Microsoft is the latest to join the mobile payments game. The company is thought to be working to integrate Near Field Communication (NFC) into its Windows Phone 7 operating system, according to a Bloomberg report. Alongside Google, Apple and Nokia, Microsoft might be the next to test the technology.
The software giant holds 14 patents referencing NFC; the most recent was awarded on March 22, according to the U.S. Patent Office.
Nokia has already committed itself to the technology protocol and has promised to make NFC a standard feature on all its Symbian smartphones this year. With Microsoft entering the game, the NokiaSoft alliance could definitely mean a huge number of NFC-enabled devices in the days to come.
Gartner predicts huge growth in mobile payments. The market researcher expects mobile payments to rise from $32 billion in 2010 to more than $245 billion in transactions in 2014. With the latest IDC predictions that Windows Phone will overtake Apple by 2015, there's a lot of action to look forward to.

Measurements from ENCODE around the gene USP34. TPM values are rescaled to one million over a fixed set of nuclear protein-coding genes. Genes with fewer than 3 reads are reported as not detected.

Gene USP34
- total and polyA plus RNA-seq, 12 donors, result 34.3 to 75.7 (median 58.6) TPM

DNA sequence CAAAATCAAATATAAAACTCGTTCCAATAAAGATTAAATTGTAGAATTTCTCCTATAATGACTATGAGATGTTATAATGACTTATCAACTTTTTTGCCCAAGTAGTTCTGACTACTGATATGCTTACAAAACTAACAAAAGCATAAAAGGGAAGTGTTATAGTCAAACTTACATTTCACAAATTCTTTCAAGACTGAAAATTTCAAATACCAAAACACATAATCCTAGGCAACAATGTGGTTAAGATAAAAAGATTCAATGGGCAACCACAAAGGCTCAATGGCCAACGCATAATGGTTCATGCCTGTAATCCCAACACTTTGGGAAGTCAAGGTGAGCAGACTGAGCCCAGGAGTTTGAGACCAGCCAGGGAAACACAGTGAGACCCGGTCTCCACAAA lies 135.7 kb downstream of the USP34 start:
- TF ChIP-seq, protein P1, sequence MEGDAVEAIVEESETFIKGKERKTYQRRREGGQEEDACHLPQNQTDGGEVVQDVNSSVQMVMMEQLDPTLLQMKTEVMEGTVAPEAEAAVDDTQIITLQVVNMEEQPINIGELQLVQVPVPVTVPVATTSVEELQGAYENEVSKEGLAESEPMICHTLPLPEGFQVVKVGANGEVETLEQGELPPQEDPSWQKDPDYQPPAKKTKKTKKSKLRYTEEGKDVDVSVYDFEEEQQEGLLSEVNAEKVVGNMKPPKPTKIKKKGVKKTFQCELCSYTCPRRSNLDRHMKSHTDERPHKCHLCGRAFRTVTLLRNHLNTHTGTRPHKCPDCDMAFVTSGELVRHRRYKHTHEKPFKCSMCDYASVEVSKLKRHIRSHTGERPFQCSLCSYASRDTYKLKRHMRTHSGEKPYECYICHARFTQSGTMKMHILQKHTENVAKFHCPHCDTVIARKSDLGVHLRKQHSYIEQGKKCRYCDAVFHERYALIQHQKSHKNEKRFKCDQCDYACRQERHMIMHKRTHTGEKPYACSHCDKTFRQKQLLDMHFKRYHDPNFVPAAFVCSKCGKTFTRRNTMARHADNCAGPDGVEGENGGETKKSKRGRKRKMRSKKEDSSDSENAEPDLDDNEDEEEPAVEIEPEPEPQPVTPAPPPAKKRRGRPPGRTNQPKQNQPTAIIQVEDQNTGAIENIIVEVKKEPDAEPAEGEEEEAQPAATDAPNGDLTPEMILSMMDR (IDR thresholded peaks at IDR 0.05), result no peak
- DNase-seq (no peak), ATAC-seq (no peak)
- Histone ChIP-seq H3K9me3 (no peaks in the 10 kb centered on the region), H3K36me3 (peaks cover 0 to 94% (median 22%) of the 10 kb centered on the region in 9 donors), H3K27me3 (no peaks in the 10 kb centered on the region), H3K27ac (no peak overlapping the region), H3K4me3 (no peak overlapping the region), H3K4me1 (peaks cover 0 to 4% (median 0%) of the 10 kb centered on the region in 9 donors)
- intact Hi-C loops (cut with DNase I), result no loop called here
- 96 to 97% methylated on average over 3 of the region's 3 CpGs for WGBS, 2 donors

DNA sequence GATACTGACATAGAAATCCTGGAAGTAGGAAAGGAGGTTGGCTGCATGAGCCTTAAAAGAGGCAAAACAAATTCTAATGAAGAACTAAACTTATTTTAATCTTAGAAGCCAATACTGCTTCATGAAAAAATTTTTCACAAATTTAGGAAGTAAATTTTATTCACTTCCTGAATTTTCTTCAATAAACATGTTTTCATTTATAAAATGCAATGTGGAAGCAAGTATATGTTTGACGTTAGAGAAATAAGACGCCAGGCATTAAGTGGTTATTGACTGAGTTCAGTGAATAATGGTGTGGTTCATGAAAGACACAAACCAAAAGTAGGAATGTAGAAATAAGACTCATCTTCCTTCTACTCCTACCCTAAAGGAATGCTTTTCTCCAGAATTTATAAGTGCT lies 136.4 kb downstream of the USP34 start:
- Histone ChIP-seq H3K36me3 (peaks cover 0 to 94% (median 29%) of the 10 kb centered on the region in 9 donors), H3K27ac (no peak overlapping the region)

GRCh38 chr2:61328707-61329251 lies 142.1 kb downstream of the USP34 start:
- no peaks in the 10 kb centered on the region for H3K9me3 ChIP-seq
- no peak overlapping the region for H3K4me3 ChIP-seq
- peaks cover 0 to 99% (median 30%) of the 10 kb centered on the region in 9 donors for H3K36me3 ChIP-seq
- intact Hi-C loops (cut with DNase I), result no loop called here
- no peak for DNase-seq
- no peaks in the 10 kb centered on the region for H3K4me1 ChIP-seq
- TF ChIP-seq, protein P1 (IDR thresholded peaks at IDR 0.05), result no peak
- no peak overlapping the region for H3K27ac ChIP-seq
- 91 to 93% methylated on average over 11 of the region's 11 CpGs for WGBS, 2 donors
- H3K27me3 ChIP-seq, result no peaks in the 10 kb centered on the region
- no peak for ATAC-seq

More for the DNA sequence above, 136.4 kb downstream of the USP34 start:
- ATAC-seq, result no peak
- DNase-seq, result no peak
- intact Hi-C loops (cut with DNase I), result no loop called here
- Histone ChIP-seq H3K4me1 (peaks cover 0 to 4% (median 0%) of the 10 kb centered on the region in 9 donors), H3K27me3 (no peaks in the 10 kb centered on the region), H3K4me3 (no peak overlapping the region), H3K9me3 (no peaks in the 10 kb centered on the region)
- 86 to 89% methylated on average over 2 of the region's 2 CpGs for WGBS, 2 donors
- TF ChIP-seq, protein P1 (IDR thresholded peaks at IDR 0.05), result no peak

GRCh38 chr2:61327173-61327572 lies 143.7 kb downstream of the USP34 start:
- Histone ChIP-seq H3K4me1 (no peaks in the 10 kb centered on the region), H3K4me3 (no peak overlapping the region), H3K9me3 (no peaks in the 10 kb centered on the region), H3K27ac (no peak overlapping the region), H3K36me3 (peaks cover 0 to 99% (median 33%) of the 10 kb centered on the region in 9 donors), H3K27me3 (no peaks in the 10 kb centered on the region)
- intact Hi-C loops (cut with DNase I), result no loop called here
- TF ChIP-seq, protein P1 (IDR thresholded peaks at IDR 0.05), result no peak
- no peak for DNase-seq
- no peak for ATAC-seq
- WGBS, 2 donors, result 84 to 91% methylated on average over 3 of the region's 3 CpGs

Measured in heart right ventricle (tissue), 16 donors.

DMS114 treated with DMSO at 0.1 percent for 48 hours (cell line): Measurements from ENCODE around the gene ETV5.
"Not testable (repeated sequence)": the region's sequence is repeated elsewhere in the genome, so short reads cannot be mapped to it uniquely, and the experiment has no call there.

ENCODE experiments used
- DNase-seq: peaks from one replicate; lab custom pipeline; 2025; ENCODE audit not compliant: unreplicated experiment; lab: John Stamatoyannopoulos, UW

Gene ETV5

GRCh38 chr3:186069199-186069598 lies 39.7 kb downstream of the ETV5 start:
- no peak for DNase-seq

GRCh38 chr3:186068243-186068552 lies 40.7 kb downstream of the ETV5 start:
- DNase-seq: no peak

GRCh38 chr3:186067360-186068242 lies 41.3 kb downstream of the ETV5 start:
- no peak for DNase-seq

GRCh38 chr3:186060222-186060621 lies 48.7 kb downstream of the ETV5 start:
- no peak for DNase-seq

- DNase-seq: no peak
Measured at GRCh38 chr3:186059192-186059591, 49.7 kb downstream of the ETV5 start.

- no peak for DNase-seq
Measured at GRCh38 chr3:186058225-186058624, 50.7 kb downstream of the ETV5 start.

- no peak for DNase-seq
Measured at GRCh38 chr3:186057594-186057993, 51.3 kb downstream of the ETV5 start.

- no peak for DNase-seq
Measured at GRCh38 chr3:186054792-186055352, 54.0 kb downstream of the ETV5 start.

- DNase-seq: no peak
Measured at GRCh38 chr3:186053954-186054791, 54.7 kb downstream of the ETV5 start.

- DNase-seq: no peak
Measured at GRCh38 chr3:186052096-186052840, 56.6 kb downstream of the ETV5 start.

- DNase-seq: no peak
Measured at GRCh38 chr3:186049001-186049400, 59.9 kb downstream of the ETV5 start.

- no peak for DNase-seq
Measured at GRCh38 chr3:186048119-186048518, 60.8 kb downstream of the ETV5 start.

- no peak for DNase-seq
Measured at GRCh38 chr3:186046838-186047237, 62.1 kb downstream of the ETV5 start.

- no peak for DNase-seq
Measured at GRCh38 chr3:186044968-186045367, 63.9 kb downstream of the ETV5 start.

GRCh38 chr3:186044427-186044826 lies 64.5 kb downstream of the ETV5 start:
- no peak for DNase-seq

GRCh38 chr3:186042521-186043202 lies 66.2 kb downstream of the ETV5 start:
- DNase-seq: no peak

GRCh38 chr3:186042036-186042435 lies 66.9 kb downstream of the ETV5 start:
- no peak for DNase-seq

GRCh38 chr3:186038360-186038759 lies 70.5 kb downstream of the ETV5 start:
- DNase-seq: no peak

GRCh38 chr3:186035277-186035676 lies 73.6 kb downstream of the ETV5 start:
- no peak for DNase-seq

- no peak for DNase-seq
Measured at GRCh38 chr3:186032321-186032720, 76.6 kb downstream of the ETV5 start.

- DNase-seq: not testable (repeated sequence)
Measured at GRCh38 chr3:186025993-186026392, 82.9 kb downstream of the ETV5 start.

However, IDC estimates that Microsoft will just have just 5.5% market share. Android will have 39.5%, Apple will have 15.7%, and RIM a 14.9%, all of whom are already part of the mobile payments derby.
Earlier this week, we reported Google is teaming up with MasterCard and Citigroup to launch a contactless payment system in the US this year.
Meanwhile, Gemalto, the world leader in digital security announced that it has become the first company to be certified by MasterCard for NFC payments. The software is embedded in the phone's SIM, but of course can only work if the phone itself actually has the NFC technology built into it.
In the UK, Gemalto is already known to partnering with a global, first-tier financial institution and a world leading mobile operator; to implement the new MasterCard certified mobile payment application and carry out the solution's first mass commercial roll out.